The solution is simple... seal the seam with a flexible asphalt crack filler such as Blackjack Speed-Seal Blacktop Filler. It's not hard to do and will last for many years with proper preparation.
How to seal your concrete/asphalt seams...
The first step is to, if necessary, open up the crack so it is at least 1/4" wide and at least an inch or so deep. The crack filler is less likely to fail if it is firmly seated in the crack, as opposed to simply putting it over the surface as you would apply tub caulk! I used a Fein Multimaster with a carbide grout removal blade, which does a good job on both the driveway and the concrete and isn't dulled by the dirt! You can also use a grinder if you're careful. If the crack is already wide enough but just messy, you can use pretty much any tool that will fit into the crack to scrape out loose material... old screwdriver, prybar, chisel, "goth" fingernails, etc.
Use a vacuum and thoroughly clean out all loose debris.
It isn't necessary to wash the surface and a little remaining dust isn't a problem. Also vacuum around the crack so the filler stays clean while it dries. Leaves and twigs will stick to it till it skins over... take a little care and you'll have a neater looking job! Promise.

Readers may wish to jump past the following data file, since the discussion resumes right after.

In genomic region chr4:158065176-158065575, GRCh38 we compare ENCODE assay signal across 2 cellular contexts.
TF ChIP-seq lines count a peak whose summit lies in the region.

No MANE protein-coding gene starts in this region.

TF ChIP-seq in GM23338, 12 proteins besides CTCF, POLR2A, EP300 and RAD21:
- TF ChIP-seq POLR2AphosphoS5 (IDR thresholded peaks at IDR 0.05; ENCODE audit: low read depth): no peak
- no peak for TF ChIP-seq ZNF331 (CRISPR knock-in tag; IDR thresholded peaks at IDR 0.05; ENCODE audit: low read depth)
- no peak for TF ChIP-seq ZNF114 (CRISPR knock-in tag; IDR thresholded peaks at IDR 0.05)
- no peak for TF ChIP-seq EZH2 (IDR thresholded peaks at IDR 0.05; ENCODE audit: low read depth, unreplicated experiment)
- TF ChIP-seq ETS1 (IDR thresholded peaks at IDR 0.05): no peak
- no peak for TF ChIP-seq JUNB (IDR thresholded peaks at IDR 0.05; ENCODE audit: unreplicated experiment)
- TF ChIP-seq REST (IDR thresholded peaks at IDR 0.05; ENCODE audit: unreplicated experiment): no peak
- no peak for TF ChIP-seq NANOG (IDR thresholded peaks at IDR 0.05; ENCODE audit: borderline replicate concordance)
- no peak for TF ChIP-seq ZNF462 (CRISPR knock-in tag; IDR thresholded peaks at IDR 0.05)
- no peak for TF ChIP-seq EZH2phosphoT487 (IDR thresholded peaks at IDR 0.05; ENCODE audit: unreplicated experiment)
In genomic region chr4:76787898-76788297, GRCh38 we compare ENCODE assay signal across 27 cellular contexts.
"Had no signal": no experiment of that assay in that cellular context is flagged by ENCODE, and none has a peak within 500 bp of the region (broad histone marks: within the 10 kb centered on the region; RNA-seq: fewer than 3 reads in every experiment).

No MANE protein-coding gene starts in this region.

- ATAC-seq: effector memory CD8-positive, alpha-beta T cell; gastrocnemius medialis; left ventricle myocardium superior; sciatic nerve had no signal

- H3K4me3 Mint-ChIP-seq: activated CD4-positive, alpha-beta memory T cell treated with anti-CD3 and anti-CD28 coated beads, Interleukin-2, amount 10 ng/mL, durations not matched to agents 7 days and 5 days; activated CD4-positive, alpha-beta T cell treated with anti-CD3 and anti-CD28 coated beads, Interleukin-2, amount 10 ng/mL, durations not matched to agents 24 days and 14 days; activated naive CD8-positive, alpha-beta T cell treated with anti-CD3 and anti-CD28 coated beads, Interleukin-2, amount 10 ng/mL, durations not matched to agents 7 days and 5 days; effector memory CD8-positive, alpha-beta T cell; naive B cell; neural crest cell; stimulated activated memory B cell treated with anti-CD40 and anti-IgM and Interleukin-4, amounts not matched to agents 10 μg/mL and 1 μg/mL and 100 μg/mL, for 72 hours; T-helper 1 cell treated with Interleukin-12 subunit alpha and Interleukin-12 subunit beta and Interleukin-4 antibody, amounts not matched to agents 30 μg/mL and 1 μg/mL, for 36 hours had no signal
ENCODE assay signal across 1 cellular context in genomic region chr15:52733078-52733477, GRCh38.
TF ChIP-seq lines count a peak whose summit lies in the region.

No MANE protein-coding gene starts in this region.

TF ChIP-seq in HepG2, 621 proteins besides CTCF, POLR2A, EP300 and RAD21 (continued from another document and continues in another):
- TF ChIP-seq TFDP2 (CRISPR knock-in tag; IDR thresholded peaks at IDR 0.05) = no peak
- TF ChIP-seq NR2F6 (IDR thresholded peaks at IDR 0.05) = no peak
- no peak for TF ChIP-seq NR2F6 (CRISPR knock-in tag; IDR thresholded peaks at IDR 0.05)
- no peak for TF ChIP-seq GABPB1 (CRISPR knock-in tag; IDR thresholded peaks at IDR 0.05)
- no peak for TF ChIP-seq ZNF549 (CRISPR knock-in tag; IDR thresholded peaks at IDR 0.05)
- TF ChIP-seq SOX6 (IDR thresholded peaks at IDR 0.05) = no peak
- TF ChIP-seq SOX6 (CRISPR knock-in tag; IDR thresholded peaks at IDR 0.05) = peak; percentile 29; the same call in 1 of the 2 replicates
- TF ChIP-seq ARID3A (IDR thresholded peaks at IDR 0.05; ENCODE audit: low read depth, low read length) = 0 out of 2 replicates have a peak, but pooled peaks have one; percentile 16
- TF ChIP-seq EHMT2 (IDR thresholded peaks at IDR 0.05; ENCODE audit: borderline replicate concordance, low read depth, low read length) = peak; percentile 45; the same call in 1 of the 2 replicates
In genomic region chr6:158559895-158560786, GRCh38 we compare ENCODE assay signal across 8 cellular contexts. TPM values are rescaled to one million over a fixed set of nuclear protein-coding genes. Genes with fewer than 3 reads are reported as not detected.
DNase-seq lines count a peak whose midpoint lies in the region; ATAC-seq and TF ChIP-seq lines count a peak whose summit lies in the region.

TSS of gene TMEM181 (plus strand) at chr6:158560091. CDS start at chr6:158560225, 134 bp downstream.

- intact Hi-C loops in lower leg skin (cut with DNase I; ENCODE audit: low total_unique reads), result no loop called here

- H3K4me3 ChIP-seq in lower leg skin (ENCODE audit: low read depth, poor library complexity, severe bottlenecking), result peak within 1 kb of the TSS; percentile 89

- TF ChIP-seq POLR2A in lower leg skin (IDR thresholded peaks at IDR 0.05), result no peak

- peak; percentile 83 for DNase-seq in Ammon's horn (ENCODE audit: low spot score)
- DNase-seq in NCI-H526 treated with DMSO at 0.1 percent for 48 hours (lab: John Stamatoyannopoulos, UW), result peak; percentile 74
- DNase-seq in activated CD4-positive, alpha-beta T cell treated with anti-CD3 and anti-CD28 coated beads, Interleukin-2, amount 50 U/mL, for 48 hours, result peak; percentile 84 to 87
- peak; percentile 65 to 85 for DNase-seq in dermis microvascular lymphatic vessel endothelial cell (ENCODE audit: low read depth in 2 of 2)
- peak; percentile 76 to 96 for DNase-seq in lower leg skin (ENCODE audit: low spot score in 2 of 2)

You have a choice of asphalt fillers in caulking-type tubes or in plastic jugs that are pourable. For this repair, I prefer the thicker filler in caulking tubes. It shrinks less and (in my personal opinion) will last longer that the watery liquid. But you know about opinions, so it's your choice! On the plus side, the liquid form is easier to use, cheaper and doesn't require a caulking gun.
Use a caulking gun to apply the asphalt filler.
I chose Blackjack Speed-Fill because it will fill cracks up to an inch wide. Some brands cannot bridge a gap that wide because they shrink too much and will pull away from the edges, breaking the seal! Cut a 1/4" opening in the end of the tube to give you good volume. You'll want to pump the caulk as deeply as possible into the widened seam so work slowly and deliberately to allow the thick filler to push into the crack. It is not necessary to fill the seam level to the surface. In fact, you will find it neater to have the caulk a slightly lower than the surface during this initial application.
Once the crack if filled, use your finger or a tool to smooth and press the caulk into the seam.
Since the driveway is rough, don't expect a bathroom caulk-level of smoothness. As it dries, the flat-black appearance makes it look quite natural, especially if you've sealed the entire driveway since the filler is a nearly exact color match to asphalt driveway sealers. (Yes, you can apply the crack filler before or after you seal the driveway... your choice!)
As you see from the photo, I prefer to wear a chemical-resistant "throw away" latex or nitrile glove for this work, tossing it in the trash when I'm done. You can get these gloves in bulk very cheaply from places like Northern Tool and even some home and hardware stores for as little as $.15 a piece!
Allow the asphalt filler to dry at least an hour or two before you touch it,
and usually overnight before heavy water contact. After that, you're good